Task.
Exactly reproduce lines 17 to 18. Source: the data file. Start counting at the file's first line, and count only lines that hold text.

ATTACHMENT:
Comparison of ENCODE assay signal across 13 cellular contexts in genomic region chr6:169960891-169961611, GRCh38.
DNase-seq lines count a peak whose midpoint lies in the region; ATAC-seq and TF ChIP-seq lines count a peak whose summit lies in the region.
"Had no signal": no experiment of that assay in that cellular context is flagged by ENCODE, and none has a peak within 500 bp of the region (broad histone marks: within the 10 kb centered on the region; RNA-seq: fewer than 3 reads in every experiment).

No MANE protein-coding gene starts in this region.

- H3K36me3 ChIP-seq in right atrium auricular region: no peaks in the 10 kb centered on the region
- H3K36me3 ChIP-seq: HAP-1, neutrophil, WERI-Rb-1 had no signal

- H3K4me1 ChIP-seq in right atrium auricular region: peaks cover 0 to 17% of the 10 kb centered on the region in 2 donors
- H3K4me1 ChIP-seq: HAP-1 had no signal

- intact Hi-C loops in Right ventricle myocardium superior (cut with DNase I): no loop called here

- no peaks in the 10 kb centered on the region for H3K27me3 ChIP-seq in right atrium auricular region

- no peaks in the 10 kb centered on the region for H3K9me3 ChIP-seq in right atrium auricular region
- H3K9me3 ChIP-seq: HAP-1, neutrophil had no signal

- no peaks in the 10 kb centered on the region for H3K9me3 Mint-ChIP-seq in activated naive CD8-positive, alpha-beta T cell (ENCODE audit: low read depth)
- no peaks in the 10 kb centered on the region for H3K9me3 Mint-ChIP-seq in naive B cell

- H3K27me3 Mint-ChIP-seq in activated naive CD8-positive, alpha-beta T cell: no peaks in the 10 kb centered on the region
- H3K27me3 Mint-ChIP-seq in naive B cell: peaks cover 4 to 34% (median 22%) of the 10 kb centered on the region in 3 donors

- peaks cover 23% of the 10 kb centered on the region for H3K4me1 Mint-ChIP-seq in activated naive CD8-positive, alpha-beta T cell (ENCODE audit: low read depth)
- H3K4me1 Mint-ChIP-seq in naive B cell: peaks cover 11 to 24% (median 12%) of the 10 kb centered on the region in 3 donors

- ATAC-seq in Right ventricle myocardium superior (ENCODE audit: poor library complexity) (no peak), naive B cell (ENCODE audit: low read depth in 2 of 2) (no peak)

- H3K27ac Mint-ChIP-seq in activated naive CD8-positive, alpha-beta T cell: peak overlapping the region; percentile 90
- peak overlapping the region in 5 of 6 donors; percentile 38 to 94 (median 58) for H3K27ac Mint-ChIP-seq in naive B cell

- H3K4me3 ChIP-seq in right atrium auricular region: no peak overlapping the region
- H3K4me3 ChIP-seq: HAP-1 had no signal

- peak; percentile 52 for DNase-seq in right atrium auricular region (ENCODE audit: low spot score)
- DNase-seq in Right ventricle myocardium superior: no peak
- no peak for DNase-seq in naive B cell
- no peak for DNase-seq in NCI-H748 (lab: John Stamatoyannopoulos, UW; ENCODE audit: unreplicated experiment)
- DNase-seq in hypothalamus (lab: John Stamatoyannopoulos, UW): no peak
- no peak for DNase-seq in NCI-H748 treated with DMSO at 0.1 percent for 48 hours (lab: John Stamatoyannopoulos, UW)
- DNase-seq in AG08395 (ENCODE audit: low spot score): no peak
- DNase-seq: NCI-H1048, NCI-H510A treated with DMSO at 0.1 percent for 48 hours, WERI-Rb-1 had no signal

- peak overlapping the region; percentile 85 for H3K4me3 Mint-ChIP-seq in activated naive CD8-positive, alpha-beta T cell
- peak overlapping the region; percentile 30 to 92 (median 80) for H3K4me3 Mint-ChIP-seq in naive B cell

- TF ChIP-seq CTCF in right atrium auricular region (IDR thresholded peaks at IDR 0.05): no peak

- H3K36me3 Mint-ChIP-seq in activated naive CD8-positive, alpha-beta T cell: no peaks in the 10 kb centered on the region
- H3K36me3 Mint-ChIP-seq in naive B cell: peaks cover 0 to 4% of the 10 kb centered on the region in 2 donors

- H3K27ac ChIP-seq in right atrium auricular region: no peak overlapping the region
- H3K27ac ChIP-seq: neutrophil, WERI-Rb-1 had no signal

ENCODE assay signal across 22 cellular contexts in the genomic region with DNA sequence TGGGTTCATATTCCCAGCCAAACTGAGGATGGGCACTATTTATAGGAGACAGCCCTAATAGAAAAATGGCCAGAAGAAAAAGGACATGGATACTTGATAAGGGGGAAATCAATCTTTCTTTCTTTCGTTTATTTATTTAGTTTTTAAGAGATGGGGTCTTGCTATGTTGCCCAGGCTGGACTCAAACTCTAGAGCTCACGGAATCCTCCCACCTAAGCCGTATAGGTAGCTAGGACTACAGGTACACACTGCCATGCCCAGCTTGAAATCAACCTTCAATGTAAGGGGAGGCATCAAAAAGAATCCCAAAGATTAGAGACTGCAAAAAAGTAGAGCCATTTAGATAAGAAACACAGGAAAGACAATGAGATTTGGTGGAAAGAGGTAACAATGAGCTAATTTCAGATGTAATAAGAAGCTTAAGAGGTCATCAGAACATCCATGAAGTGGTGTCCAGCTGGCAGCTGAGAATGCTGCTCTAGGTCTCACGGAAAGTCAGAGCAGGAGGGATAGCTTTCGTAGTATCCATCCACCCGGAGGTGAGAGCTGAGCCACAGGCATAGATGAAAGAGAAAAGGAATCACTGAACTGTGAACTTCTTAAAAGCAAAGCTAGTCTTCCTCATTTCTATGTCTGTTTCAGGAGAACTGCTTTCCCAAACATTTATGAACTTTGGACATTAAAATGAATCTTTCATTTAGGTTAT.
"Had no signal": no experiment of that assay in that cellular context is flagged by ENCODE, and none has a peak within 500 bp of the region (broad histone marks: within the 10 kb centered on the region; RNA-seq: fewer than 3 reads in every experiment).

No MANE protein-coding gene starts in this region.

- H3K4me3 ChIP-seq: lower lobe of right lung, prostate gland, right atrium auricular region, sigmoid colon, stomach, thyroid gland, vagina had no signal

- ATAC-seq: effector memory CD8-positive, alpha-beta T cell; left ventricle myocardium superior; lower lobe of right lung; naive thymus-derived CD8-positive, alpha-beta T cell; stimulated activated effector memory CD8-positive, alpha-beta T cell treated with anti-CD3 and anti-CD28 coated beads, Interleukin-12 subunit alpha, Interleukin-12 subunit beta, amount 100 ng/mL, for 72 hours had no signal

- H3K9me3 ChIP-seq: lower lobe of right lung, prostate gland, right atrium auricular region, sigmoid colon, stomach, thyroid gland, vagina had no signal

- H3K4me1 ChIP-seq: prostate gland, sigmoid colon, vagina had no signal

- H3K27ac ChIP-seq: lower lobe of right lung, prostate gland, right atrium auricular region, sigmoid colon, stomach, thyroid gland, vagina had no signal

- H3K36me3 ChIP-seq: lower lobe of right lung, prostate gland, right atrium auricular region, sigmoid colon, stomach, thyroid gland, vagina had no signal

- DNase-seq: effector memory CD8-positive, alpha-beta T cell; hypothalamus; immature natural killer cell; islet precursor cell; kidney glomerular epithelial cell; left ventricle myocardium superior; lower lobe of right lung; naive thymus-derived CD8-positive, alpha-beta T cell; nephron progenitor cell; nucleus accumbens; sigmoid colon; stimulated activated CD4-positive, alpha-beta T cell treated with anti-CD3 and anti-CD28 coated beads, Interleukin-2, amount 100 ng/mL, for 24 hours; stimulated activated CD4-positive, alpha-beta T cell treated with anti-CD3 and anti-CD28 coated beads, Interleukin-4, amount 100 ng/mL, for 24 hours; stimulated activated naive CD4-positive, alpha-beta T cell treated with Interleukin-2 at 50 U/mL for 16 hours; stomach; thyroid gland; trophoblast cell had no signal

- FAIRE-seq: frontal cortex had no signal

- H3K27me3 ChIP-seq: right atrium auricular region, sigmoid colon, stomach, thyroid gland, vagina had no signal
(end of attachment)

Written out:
- peaks cover 23% of the 10 kb centered on the region for H3K4me1 Mint-ChIP-seq in activated naive CD8-positive, alpha-beta T cell (ENCODE audit: low read depth)
- H3K4me1 Mint-ChIP-seq in naive B cell: peaks cover 11 to 24% (median 12%) of the 10 kb centered on the region in 3 donors